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Death Penalty, Juries and Scalia

by Alexander Cockburn And Jeffrey St. Clair

Amid all the assaults on the Bill of Rights, the trashing of the Bill of Rights in the Patriot Act, the denial of habeas corpus to citizens; amid all this, in the span of one week, the US Supreme Court has issued rulings almost beyond the dreams of the most ardent civil libertarians.

Listen to the exultant cry of Stephen Hawkins, executive director of the National Coalition to Abolish the Death Penalty: “This year has been the most favorable Supreme court term for death penalty foes in 25 years.” And from Virginia Sloan, who runs the Constitution Project, “This is a great day for our criminal justice system. The court recognized the jury’s critical role under our constitution to decide all the facts necessary to impose the death penalty on someone.”

For those who have gazed aghast over the past generation as jury rights have been trampled by tough-on-crime fanatics and liberal elites, there are paragraphs in certain opinions in the Court’s rulings that are as momentous as any in the Warren Court. From whose pen did these sentiments issue?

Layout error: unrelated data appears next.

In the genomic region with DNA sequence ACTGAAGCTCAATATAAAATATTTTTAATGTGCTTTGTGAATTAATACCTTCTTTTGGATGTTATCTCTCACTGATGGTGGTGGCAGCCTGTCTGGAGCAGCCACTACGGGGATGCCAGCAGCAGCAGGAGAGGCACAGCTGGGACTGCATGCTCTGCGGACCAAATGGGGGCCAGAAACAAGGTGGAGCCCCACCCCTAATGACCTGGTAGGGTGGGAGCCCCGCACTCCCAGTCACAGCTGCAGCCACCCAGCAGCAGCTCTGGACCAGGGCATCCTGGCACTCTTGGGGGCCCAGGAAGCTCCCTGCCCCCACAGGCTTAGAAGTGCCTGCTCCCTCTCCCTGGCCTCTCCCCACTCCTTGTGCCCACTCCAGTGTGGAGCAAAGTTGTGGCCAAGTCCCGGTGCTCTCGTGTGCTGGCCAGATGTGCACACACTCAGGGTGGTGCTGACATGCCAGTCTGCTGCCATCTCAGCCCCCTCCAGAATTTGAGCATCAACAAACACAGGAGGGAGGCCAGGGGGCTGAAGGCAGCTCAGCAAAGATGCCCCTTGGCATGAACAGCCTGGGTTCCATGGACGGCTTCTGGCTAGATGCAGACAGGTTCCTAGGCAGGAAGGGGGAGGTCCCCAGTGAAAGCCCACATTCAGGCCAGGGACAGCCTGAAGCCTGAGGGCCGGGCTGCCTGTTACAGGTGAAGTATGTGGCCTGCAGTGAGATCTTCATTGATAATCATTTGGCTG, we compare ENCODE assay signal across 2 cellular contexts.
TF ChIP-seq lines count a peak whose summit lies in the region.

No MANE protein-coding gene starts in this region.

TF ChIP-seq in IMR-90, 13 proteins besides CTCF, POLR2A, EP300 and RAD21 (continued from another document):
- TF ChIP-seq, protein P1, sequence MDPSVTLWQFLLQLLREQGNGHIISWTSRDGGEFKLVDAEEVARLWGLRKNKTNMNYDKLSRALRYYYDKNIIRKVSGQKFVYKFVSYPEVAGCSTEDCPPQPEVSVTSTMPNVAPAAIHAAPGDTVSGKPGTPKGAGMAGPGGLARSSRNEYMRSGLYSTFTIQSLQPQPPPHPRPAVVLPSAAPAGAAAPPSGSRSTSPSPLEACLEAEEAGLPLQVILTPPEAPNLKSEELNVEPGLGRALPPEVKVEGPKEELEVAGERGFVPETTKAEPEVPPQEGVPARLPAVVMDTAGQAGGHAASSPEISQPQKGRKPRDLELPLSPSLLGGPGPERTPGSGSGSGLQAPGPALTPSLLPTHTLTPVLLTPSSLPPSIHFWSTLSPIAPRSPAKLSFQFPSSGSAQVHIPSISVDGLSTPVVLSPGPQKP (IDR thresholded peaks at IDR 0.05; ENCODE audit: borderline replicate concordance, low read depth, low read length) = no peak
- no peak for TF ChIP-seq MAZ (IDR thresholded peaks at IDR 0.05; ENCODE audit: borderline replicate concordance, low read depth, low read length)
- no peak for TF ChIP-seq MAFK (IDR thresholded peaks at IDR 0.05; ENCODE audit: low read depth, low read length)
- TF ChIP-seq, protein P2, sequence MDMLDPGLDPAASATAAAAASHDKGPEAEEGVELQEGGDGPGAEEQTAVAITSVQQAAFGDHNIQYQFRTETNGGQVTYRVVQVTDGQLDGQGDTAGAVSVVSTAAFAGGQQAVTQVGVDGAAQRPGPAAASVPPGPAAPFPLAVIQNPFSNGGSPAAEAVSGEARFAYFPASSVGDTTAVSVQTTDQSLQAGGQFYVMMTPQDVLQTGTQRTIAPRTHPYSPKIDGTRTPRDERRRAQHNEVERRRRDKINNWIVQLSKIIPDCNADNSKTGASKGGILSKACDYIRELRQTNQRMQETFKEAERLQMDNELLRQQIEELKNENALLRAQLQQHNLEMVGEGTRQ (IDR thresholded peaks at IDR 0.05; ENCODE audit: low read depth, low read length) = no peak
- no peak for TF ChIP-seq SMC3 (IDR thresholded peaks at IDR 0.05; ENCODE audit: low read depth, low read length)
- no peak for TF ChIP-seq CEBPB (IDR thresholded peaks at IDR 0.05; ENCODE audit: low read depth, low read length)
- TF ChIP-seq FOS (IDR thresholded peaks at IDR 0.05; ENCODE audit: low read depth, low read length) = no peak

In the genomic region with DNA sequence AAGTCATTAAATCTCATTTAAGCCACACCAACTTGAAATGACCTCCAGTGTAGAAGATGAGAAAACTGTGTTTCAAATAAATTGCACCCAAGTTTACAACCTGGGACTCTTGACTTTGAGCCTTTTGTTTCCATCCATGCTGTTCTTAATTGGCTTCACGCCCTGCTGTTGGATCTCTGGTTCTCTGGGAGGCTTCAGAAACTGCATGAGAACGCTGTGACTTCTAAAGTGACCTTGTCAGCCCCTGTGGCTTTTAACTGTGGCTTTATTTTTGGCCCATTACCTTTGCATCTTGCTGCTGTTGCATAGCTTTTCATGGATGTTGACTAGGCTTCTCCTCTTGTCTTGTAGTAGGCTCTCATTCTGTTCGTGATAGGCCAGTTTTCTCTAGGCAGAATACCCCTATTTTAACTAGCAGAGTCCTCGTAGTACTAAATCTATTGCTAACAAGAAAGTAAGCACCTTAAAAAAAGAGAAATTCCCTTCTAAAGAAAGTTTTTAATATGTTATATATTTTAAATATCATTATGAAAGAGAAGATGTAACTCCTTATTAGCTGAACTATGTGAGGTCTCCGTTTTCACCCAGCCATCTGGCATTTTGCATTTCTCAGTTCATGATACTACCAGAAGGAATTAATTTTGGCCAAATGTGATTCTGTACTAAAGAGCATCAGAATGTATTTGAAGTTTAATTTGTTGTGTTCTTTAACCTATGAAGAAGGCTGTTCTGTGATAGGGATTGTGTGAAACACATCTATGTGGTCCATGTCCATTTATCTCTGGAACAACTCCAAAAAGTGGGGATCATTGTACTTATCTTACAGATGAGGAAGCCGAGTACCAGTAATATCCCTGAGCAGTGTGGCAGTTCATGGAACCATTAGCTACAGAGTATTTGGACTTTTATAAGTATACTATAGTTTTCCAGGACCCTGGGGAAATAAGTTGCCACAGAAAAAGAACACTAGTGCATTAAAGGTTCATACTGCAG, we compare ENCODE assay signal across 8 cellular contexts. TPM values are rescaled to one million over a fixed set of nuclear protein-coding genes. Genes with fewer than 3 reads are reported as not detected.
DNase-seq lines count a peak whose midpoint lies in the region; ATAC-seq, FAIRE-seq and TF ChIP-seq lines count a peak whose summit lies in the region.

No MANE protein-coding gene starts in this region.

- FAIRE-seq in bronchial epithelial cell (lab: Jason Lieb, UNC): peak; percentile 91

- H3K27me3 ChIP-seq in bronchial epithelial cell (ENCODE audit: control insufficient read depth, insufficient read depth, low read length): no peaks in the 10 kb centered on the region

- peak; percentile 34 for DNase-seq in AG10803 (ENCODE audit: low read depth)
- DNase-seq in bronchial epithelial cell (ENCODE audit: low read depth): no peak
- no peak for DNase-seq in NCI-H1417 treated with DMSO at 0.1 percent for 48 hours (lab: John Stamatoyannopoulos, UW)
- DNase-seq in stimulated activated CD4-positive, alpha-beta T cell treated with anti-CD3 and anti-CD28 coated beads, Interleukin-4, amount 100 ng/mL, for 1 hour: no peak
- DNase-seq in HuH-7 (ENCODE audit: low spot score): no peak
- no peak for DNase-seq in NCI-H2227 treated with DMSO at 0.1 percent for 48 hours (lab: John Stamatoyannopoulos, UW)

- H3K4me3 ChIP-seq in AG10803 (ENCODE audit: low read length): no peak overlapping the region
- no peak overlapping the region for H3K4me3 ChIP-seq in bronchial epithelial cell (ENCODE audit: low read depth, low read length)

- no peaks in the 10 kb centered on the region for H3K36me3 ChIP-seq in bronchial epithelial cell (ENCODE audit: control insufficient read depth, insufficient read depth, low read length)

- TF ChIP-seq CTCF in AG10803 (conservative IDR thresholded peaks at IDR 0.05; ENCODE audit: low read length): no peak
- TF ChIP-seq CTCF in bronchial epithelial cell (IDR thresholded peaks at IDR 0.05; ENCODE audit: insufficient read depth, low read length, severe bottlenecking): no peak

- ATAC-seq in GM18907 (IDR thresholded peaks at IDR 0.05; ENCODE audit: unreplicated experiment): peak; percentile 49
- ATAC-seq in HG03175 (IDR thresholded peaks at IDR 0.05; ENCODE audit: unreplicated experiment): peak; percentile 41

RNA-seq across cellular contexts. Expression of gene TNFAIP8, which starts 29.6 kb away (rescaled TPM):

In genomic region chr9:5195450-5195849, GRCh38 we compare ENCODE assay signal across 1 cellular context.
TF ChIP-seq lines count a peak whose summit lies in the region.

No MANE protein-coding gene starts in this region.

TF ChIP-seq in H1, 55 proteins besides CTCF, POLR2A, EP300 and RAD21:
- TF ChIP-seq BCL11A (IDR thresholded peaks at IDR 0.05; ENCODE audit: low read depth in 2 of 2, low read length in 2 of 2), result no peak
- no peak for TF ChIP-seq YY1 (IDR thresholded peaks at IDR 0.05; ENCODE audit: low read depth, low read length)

“My observing over the past 12 years the accelerating propensity of both state and federal legislatures to adopt sentencing factors determined by judges that increase punishment beyond what is authorized by the jury’s verdict, and my witnessing the belief of a near majority of my colleagues that this novel practice is perfectly OK, cause me to believe that our people’s traditional belief in the right of trial by jury is in perilous decline. That decline is bound to be confirmed, and indeed accelerated, by the repeated spectacle of a man’s going to his death because a judge found that an aggravating factor existed. We cannot preserve our veneration for the protection of the jury in criminal cases if we render ourselves callous to the need for that protection by regularly imposing the death penalty without it.”

John Paul Stevens, you guess? No, Gerald Ford’s appointee is certainly the most liberal on the court but the man writing those splendid words about the crucial role of the jury is the justice whose image has replaced that of James Watt as the liberal fundraiser’s villain of choice: Antonin Scalia.